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A snarl emanates from the dense jungle, which seems to close in around us. “Don’t worry, it’s a friendly noise,” says our guide Benson, though it sounds anything but. Another deep rumble. Swinging his rusty machete in wide swoops, Benson hacks at the tangle of vines, branches and bushes until the source of the sinister grumbles comes into view.
This article first appeared on the Daily Mail Website on Aug 23, 2013 by NICK BOULOS
Only a few metres away is Makara, the fearsome silverback and leader of the Habinyanja family of mountain gorillas that reside deep within Uganda’s Bwindi Impenetrable National Park.
Climbing across his grey-speckled back are two playful juveniles. Spotting us, they venture close, peering through the thick undergrowth with big brown inquisitive eyes. There’s a loud huff as Makara stirs, stands tall, glares at us. Nostrils flaring, he rushes forward without warning. Faced with 190kg of charging silverback, my knees buckle. I forget our earlier safety briefing immediately (the number one rule is ‘never run’) and scramble backwards.
“Nobody move,” warns Benson. “It’s a bluff. Nobody move,” he repeats.
Sure enough, Makara comes to an abrupt stop barely three metres away. Stalemate. Then he retreats.
“Gorillas sometimes charge but they have never attacked a tourist,” says Benson, who has been tracking these magnificent creatures for 16 years.
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That’s a relief, because gorilla tourism is big business. Permits cost $500 (£332) per day and demand far outweighs supply. A maximum of 64 are issued daily and trekkers are evenly split between the eight families of gorillas that have been introduced to humans over a two-year period. Time with these jungle VIPs is strictly limited to one hour.
Of the 880 critically endangered mountain gorillas that remain in the wild, more than half are found in Bwindi Impenetrable National Park, tucked away in a lush corner of south-west Uganda. The others are split between neighbouring Rwanda and the Democratic Republic of Congo. As the name suggests, Bwindi is an untamed wilderness; misty mountains cloaked with thick and almost impassable jungle that rise to heights of more than 2,000m.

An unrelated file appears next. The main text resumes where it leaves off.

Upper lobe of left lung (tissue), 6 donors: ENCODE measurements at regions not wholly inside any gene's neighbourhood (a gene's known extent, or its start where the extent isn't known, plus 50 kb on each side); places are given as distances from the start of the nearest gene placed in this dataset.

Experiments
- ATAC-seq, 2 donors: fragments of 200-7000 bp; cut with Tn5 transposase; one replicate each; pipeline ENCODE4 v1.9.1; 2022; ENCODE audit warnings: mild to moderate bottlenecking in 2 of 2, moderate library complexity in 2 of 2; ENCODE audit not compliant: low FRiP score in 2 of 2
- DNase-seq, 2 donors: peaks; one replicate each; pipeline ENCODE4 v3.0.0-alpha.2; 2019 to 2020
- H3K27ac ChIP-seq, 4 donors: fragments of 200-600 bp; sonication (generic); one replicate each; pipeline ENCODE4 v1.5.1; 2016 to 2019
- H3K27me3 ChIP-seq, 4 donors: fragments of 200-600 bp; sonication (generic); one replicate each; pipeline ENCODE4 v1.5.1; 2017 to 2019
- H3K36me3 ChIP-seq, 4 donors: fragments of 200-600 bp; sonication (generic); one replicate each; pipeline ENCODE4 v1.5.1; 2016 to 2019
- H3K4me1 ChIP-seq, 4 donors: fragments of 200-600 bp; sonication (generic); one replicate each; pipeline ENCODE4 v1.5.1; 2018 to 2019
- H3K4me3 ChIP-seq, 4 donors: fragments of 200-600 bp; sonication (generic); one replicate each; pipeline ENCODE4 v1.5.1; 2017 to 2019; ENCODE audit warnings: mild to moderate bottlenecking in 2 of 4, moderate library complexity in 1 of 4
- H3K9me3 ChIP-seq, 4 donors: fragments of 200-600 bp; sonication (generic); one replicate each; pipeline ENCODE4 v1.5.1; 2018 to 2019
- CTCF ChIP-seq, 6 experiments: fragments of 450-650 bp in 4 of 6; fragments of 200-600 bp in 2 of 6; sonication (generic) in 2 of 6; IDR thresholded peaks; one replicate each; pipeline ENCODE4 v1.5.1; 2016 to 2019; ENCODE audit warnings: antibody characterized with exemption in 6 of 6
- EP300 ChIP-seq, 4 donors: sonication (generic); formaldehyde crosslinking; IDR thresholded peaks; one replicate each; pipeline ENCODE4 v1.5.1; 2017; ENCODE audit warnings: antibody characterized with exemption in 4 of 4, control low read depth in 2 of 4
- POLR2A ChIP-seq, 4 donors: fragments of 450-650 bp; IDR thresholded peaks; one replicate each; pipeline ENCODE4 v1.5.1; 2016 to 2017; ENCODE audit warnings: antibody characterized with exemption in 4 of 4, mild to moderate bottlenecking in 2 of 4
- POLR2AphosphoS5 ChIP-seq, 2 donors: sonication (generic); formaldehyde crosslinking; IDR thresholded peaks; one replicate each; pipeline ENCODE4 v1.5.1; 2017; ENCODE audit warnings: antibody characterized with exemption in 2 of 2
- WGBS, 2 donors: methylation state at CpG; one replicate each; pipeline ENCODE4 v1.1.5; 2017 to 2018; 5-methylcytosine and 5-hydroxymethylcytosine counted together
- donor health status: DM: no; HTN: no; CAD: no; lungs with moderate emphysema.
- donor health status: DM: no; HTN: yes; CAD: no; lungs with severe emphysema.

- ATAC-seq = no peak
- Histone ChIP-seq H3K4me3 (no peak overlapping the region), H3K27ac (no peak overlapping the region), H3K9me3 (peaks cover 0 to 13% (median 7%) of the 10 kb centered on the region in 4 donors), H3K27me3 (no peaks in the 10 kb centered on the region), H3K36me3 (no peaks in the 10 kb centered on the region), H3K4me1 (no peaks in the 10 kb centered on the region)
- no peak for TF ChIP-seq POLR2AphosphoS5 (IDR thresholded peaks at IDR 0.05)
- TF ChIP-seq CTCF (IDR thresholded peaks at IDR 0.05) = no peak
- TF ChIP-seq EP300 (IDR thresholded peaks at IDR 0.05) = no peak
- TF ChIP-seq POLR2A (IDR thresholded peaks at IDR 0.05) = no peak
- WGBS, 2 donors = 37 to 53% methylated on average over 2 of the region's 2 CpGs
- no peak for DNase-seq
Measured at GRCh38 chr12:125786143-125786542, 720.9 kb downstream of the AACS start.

Reaching the gorillas takes considerable effort. Rangers tasked with locating them leave as the dawn dew settles over the silent peaks – hours ahead of the tourists, who set off at 8am. Gorilla trekking is tough – muddy, steep and challenging – and can last from 30 minutes to eight hours, depending on where the gorillas have travelled overnight. The good news is sightings are practically guaranteed.
The best time to go gorilla trekking is during the dry season, from now until the end of September and in January and February.
The gorillas may be the star attraction but there’s more to Bwindi than its furry primates. I spend a day meeting the many colourful local characters: the traditional medicine man who’s paid in fresh fruit, the banana beer brewers and the nomadic pygmy tribe who once lived in the forest. Their lives changed forever in 1991 with the formation of the national park. They were forced out, losing their homes. Many dream of returning to the forest but the younger generation appreciate the perks that come with their new lifestyle: healthcare, education, permanent housing.
There are few tourist lodges in the forest – but we are lucky enough to be staying in one of the most luxurious. Nkuringo Gorilla Lodge is one of the luxurious lodge in Bwindi. Best of all, gorillas often pass through the camp, pausing for a leafy snack outside the open-sided lounge. The very first westerner to experience the thrill of seeing these enigmatic creatures in their natural habitat was a German army officer named Robert von Beringe. He stumbled across them in 1902 while attempting to climb Mount Sabyinyo. Though it wasn’t until the 1988 release of Gorillas in the Mist – the tale of American zoologist Dian Fossey – that the world finally started paying attention. Mother and child on a hillside in the Bwindi Impenetrable Forest National Park
Local colour: There is so much to see in the remote southern villages of Uganda
My gorilla experience is pure Fossey. Makara’s charge came at the very beginning of our hour in his company. Afterwards, I glance nervously at my fellow hikers, wondering whether we should expect a repeat performance but Benson is quick to reassure us. “He’s a gentle giant”.
The rest of our time with Makara the silverback and his dozen-strong brood passes peacefully. Now unfazed by our presence, he sits twiddling a piece of thick bamboo in his massive fingers as though it were a cigar. In one swift movement he cracks it in half like a toothpick. He barely gives a second look when one of the youngest gorillas comes bounding over to us, beating its chest wildly with both hands. Another adolescent male carefully climbs to the top of a small tree and perches perilously before the tree splinters and he falls down the trunk, hitting the ground and rolling backwards down the embankment.
“Two minutes left”, says Benson. And with that, the gorillas vanish into their emerald cosmos marking the end of our magical – if hair-raising – encounter.